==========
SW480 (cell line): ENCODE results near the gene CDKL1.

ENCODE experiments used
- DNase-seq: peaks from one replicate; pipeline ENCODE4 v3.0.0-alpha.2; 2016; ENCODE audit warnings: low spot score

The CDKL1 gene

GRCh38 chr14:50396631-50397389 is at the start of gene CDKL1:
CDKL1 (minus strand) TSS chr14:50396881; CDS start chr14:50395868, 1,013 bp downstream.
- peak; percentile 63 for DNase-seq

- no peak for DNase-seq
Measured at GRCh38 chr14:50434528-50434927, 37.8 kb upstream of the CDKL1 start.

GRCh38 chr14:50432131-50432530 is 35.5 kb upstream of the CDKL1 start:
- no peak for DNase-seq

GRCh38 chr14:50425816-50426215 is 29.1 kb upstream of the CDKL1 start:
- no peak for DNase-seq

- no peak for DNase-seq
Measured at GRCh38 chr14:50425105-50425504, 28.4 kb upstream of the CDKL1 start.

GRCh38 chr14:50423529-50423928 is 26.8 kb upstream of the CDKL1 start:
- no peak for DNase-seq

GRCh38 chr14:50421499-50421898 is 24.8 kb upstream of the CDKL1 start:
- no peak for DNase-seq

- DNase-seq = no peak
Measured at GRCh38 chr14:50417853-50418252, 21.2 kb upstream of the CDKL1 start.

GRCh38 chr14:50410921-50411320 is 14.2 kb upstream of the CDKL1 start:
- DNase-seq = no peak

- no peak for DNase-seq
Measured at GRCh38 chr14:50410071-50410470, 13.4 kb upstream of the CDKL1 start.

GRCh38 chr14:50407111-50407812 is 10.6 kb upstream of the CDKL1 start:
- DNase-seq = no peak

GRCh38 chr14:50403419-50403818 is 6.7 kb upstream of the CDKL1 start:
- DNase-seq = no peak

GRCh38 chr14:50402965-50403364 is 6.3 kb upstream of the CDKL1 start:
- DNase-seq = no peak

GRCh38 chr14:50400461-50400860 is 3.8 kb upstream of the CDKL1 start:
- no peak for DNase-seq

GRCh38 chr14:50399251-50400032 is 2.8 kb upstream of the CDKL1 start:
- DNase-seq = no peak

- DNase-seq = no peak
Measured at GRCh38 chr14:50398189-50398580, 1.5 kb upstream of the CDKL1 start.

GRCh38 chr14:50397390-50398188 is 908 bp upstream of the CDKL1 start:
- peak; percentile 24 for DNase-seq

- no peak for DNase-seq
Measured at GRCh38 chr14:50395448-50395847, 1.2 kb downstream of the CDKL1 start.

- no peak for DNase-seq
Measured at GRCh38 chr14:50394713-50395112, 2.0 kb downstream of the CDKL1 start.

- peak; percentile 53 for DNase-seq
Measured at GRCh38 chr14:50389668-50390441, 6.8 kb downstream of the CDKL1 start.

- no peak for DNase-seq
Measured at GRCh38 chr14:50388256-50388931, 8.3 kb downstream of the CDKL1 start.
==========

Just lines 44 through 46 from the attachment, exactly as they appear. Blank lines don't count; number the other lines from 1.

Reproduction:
- peak; percentile 53 for DNase-seq
Measured at GRCh38 chr14:50389668-50390441, 6.8 kb downstream of the CDKL1 start.

- no peak for DNase-seq